Both network drive and RDP issues are resolved in Insider Build 18290, but that build alternative name is 19H1 meaning our developer won't see those fixes until version 1904 which will surely bring its own fair share of new "known issues". So yet again the "all or nothing" mentality strikes. You are either running insider builds and risk loss of productivity and data or you are on a "stable" OS branch and you wait six months (or longer for LTSC) for a fix.

I hope by now you have a pretty good idea what is wrong with Windows as a Service idea. Windows is an extremely complex piece of software and 6 months between major releases is way too short given the lack of quality assurance we witnessed over the last few months. As an administrator you barely have time to understand the changes and prepare a new image, let alone test it adequately before you are forced to deploy it. You also lack control over regular updates which can break things and cause considerable loss of productivity.

I won't even touch upon the "consumer features" territory in this article (games in Enterprise software, impossible to fully remove Cortana, Windows Defender, Virtual Reality, XBox support, showing ads on Lock Screen, showing ads in Windows Explorer, shameless and annoying self-promotion in application association dialog, and further monetizing customer data despite paying for software license) — there is enough bullshit there for a separate article spanning several pages.

To fully understand the importance of all the things mentioned here we need to remind ourselves what an operating system is:

An operating system is system software that manages computer hardware and software resources and provides common services for computer programs.

Note how the definition from Wikipedia does not mention:

  • Nagging the user with notifications and prompts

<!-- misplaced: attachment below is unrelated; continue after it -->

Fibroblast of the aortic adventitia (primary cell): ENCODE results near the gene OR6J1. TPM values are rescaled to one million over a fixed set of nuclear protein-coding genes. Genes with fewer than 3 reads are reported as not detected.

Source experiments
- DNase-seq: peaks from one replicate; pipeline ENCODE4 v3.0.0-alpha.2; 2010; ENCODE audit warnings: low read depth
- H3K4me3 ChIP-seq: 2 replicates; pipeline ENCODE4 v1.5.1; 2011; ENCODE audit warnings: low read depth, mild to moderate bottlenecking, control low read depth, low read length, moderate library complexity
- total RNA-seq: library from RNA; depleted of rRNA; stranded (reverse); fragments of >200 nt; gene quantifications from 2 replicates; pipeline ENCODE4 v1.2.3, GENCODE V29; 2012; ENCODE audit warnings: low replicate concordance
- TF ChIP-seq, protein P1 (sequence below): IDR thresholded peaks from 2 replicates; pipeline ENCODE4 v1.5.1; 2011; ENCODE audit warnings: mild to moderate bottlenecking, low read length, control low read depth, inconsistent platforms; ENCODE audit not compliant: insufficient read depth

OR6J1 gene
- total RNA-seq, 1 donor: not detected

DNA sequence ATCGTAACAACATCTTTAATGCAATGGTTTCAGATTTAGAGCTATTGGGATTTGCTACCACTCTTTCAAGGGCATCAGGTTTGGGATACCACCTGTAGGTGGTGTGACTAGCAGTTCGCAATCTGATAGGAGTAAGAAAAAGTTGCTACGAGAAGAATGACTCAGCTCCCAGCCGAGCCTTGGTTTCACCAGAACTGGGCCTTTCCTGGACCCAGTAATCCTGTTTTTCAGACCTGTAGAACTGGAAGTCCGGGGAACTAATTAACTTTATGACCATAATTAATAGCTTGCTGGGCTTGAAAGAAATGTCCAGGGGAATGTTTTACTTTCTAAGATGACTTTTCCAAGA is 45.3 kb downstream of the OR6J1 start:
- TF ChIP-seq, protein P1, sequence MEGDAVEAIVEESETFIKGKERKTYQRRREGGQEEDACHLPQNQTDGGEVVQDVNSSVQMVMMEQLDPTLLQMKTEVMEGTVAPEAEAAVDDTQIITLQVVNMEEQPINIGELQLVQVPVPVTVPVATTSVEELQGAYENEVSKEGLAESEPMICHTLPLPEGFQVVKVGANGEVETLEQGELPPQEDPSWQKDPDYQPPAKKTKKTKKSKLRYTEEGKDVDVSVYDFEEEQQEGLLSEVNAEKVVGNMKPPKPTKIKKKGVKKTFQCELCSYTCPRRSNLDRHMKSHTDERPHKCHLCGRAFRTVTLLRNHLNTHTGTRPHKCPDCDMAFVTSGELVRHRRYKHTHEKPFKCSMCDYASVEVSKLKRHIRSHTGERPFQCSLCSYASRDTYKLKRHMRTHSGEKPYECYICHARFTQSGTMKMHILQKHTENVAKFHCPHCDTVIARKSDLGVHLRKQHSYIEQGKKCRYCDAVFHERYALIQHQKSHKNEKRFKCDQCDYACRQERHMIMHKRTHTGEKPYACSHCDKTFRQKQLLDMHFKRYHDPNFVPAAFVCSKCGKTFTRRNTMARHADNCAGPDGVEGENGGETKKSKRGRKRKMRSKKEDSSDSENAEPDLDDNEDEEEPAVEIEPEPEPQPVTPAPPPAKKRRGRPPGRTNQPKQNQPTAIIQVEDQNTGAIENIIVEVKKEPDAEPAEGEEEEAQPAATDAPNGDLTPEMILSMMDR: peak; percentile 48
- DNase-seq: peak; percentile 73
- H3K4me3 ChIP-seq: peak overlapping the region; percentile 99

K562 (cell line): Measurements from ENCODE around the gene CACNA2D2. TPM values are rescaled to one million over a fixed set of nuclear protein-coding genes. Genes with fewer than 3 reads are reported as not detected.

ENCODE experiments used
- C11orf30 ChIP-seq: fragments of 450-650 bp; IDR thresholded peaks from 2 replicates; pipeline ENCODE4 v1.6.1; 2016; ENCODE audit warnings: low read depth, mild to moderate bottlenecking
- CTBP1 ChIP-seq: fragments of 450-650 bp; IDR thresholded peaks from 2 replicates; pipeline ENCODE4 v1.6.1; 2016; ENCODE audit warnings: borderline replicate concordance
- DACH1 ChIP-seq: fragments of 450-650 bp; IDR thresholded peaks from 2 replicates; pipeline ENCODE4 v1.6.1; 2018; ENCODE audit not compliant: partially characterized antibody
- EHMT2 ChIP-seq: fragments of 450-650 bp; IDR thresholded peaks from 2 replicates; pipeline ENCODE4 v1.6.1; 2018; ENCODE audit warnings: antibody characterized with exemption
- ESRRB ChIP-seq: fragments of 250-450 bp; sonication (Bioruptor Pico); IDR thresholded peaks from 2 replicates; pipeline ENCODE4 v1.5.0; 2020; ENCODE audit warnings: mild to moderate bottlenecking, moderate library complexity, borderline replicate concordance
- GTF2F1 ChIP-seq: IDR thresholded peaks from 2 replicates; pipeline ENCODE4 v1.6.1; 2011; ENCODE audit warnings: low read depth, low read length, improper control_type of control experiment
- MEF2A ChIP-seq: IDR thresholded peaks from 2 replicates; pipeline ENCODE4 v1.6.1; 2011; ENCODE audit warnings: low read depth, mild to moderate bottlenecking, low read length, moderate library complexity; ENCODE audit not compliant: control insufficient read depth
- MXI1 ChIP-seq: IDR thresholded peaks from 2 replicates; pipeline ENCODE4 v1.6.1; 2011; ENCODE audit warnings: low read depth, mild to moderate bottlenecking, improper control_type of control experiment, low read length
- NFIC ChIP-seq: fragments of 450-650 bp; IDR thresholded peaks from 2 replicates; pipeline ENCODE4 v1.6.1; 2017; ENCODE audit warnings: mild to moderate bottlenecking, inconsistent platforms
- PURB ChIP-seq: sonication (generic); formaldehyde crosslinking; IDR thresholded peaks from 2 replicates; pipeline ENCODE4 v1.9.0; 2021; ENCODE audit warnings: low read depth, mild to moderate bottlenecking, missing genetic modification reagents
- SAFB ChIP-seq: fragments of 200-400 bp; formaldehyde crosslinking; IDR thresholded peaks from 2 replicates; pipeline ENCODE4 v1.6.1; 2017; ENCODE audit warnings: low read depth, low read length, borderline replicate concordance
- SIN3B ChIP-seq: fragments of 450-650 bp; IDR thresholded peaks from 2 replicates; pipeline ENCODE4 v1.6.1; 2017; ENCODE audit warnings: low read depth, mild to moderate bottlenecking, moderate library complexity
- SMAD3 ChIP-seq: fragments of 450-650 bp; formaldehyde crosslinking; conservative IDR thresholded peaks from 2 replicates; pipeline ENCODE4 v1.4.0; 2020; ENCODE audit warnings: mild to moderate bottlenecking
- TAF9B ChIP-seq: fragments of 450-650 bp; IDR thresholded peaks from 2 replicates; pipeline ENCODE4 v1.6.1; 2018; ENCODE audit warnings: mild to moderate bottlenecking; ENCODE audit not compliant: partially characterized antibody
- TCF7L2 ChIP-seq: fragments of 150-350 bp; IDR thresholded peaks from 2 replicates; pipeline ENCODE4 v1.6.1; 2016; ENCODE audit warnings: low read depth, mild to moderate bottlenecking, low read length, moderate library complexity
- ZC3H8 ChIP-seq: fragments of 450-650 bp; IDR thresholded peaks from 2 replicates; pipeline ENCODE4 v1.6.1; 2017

• Installing garbage applications without consent
  • Collecting user data which may include encryption keys in memory dumps and anything typed including passwords and CC numbers
  • Not allowing the user to uninstall unwanted "features"
  • Preventing the user from writing files to the root of C: drive
  • Moving settings around in user interface so they are harder to find
  • Experimentally changing user settings without consent
  • Outright ignoring user settings
  • Showing ads
  • Coercing users into using certain search providers and certain bundled applications
  • Restarting or installing video drivers while you are using the PC leading to loss of data
  • Deleting your files during upgrade

That's right, the OS is supposed to be a thin, invisible layer which allows you to use the applcations you want to use, to accomplish the tasks you need to accomplish. Nothing more, nothing less.

In my opinion, both as an experienced developer and system administrator, Mac OS is an example of what real OS is and should be, and if Microsoft doesn't realize their profit-making driven mistakes made under Satya Nadella, more and more companies are going to compare the one time cost of switching to Apple ecosystem with the cost of maintaining their presence in Microsoft's hellscape and realize that in fact such a change would be meaningful and well justified.

Repeat after me — we don't need Frustration as a Service.